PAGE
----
Android NDK Release 1 is Out

I got a surprise today (aside from the passing of Michael Jackson), the Android Native Development Kit (NDK) team has put out its first release. They never really hinted on their mailing list this was about to happen, nor did they actually provide a real time line. But it’s a good surprise.

The purpose of the NDK is to provide the ability to write native libraries that the Dalvik Java code can call through the Java Native Interface (JNI). This is the exact same interface we’re used to with desktop JNI so it’s quick to use. As I’ve mentioned here before, writing native code allows you to take advantage of the underlying hardware that Java hides from you. In this first release, it’s pretty basic, exposing only a few basic APIs such as the standard libc C run-time library, the math library, and libz for accessing compressed files. Just enough to accelerate some of your algorithms with direct execution by the CPU, which is ARM only right now.

There is still a lot missing, and they have promised there is more to come. OpenGL ES and audio are the big items on my wish list. At least I have enough information to be able to set up OpenGL ES so that it’ll run on my HTC Dream phone and the emulator. But there are no guarantees it will run on any of the upcoming phones since the ABI hasn’t been locked down. The GLES shared library name is the biggy (e.g. PowerVR as seen on the TI OMAP chips names their libs differently) although the header files should be the same.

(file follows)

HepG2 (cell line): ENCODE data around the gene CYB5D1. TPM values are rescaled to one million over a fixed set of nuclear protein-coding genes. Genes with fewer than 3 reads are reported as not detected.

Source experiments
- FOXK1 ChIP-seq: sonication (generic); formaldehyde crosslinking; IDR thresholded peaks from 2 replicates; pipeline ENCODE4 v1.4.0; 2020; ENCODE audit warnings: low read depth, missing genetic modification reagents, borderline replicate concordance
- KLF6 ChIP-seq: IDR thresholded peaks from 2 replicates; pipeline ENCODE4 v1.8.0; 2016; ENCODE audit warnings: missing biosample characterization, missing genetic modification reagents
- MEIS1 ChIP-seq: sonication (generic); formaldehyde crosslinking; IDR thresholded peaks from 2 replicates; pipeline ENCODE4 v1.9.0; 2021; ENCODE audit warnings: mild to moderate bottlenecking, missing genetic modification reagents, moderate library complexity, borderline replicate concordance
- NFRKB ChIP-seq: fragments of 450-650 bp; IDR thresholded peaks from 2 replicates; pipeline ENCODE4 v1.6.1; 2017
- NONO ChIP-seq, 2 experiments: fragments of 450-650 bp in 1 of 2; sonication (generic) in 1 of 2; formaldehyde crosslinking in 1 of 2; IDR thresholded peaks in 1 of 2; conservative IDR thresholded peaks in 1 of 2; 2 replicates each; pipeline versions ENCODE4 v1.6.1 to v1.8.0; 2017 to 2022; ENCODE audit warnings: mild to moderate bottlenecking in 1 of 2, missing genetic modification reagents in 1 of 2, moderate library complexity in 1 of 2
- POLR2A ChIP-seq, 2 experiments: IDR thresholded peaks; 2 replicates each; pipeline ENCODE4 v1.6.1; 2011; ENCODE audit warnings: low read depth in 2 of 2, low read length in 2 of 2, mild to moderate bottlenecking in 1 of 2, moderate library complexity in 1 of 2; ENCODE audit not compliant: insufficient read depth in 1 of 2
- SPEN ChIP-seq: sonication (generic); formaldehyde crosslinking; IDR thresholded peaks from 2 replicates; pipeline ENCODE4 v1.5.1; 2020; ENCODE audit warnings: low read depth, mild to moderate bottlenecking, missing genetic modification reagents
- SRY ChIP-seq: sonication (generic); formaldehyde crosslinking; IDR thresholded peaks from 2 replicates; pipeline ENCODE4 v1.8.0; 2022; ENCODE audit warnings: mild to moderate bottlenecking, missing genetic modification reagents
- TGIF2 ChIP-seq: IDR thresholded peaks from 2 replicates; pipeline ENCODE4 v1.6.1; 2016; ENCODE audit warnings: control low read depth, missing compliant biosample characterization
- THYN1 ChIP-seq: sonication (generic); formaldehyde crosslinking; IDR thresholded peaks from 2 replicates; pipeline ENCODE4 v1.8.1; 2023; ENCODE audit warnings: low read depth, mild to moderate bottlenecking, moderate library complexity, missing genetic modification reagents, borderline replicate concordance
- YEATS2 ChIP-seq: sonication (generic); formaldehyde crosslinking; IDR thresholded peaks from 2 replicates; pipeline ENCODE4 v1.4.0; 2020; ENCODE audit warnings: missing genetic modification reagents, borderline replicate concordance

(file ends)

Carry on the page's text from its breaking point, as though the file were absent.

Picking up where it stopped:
The build system, though, has me very concerned. They’ve taken a lot of the concepts from the Android platform build system, which builds everything in one tree, and brought it to the NDK, including the restriction that everything has to be in one tree. I don’t build software like that. I put my native code in the same Eclipse project directory as the Java. I’m also working on a library that I want to use in a number of different platforms as mentioned in my previous entry. Android is just one target, it’s not the center of the universe.

I also noticed this when I took a look at Moblin. There is a standard way you setup a gcc cross-development environment. GCC has the facility to define a sysroot that organizes include files, and libraries in a natural way. And that allows for multi-target projects with very little change to your makefiles. Don’t assume you’re the only build system that wants to build my code.

One final nit, the Windows toolchain was built using Cygwin. Cygwin is a Linux emulation environment for Windows. As such it tries to hide as much of the Windows environment as it can, in particular when dealing with file paths. That messes up the CDT. We have some code that tries to deal with that, but the architecture is poor and we may loose that functionality over time. I’m a big fan of CodeSourcery and these guys are masters at building toolchains for multiple targets and run cleanly on Windows without Cygwin. Mind you, I’m pretty much solely on Linux now so that doesn’t matter to me as much any more. But others in the community will care.

Anyway, besides all that, it’s a great start. Native development and standard native APIs will be a key success factor for Android. We saw in the game console market how important it was for game developers to be able to target multiple platforms. That larger market allows for larger budgets which, of course, allows for better apps. The Apple guys get that and the iPhone SDK is very good, and at least for 3D Graphics and Audio, very standard. John Carmack of id (Doom and Quake) is a huge fan of theirs, but I wouldn’t mind seeing Doom titles running on my Android phone.